Since last Sunday's Super Bowl lacked both of the teams I follow and care about - the Green Bay Packers and the Denver Broncos - I can honestly say that I was completely neutral about the outcome of that game. I was just hoping for a game that would be at least as interesting as the commercials. And although it looked like it was going to be a snoozer at halftime, it ended up being a great game. But it didn't make any difference to me that the Ravens eventually prevailed.
Nearly 2,000 years ago, the people of Nazareth thought they could respond to Jesus in much the same way. Jesus had become something of a celebrity. Crowds gathered wherever he went. So when he came to his hometown for a visit, he was asked to read the Scriptures and deliver the sermon in the synagogue he had grown up attending. At first, the people were looking forward to hearing him speak. He was a local boy made good: a popular rabbi and a powerful speaker. But beyond being interested in what he had to say, they really didn't have any sort of opinion on him. They thought they were neutral.
But that quickly changed. After reading a messianic prophecy from the Book of Isaiah, Jesus said, "Today this scripture is fulfilled in your hearing." In other words, he told the people that Isaiah had been writing about him seven centuries earlier. He, Jesus, was the Messiah, the promised Savior, the Son of God. And a line in the sand was drawn. No longer could the people of Nazareth be neutral. They now were forced to be on one side or the other. Did they believe what Jesus said about himself, or didn't they? Sadly, they chose to be on the side that rejected him. In fact, the Gospels tell us they drove him out of town and attempted to kill him by throwing him off a cliff.
Today, many people try to approach Jesus the same way that the Nazarenes initially did. They look at him as merely a great teacher, a wonderful humanitarian, and an important historical figure. But nothing more. They like to quote Jesus as saying things, like, "Love one another," and, "Turn the other cheek."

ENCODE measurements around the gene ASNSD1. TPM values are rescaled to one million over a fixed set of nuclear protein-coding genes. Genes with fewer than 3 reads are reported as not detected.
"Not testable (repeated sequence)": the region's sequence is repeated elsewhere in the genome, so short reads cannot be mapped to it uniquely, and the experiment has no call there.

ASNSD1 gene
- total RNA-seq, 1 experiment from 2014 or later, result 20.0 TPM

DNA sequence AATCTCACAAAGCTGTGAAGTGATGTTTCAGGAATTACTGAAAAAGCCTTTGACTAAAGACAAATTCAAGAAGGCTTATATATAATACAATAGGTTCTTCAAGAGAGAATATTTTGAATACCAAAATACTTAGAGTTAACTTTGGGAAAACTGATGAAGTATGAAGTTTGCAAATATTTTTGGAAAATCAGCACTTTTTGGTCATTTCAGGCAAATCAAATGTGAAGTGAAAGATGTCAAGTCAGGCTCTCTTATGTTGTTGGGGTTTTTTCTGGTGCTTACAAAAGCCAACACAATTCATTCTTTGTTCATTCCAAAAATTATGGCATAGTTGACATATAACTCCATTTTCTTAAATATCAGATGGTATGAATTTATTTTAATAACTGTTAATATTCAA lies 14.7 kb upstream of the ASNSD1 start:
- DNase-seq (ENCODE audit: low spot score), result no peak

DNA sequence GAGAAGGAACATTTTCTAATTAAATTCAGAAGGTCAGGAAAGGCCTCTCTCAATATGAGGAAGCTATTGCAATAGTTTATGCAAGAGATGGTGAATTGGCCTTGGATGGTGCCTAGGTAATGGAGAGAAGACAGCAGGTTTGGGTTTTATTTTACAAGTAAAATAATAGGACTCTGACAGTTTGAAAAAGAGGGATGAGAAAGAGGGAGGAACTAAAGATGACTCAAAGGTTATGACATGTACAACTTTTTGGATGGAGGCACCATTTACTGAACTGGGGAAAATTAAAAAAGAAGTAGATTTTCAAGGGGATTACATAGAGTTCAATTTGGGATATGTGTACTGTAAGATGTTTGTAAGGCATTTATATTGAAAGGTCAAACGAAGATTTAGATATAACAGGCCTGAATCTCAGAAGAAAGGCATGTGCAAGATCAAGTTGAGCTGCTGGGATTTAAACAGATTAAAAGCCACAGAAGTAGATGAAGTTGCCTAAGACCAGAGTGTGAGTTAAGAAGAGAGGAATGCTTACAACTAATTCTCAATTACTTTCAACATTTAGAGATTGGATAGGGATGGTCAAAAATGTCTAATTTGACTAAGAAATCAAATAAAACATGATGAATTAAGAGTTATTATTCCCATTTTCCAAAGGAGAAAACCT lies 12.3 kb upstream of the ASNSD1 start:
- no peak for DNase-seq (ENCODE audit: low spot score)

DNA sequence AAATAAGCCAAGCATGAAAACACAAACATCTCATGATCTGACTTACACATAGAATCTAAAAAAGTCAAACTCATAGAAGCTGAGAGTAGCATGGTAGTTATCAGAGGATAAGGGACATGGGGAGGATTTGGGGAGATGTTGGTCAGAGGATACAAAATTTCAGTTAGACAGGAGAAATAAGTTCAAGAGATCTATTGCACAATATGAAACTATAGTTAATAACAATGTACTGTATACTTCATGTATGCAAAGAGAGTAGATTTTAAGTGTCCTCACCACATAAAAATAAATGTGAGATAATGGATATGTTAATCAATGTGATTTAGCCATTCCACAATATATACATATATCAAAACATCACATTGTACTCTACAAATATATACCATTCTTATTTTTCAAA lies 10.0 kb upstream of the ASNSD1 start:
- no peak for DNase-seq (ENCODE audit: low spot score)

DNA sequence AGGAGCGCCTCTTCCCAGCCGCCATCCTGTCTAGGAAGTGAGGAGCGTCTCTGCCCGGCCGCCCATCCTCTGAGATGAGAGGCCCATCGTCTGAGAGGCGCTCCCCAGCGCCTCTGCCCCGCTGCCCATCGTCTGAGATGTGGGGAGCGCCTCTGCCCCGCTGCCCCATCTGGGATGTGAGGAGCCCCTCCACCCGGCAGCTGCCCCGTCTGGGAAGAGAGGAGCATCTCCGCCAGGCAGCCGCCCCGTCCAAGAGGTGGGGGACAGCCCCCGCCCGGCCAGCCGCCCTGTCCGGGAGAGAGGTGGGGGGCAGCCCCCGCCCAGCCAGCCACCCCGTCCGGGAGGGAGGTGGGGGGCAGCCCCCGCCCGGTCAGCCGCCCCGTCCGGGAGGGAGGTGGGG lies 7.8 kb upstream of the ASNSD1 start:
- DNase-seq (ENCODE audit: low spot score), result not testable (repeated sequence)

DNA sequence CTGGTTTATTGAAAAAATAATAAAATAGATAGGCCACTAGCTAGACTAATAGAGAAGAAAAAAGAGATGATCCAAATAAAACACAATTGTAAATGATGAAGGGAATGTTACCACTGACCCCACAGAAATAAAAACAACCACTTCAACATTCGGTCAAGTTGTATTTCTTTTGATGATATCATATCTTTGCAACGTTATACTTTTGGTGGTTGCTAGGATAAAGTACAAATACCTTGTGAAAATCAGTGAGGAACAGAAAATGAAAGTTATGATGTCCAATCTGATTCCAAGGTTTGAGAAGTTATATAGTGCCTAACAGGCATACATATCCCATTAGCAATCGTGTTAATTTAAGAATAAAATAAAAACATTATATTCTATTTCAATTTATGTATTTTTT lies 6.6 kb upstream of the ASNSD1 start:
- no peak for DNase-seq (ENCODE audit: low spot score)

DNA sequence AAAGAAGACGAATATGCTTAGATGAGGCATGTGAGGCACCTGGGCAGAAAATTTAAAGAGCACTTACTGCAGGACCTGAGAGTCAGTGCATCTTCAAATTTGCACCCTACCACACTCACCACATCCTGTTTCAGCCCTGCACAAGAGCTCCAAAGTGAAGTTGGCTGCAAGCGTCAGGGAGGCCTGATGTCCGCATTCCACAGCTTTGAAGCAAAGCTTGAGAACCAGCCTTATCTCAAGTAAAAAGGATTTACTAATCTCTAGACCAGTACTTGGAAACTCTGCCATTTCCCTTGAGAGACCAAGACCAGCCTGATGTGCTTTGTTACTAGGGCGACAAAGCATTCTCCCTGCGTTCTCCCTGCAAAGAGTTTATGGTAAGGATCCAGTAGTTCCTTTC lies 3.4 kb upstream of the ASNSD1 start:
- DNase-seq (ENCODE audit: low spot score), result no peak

But Jesus said so much more than that. He also said, "I am the way and the truth and the life. No one comes to the Father except through me" (John 14:6). Jesus drew a line in the sand. He said that he's not merely a prophet or teacher or do-gooder; he claimed of himself that he is the eternal, almighty, holy Son of God. He said that he is the Savior of the world. He told us that he is the only way to heaven.
One cannot be neutral when it comes to Jesus. Either we believe what he says about himself, or we don't. Either we love and trust in him as our Savior, or we reject him in unbelief. Those who reject him in unbelief do so by their own choice, of their own free will, and to their eternal peril. Those who accept him, believe in him, trust him, and love him do so not because of their own goodness, intelligence, or any sort of moral superiority, but rather, by the grace of God.
Give thanks to God if you are on the side of those who believe in him. And keep on sharing God's Word and praying that others might be on this side, too.
- Brent Merten is pastor of Mountain Valley Lutheran Church, 802 Brush Creek Terrace, Eagle.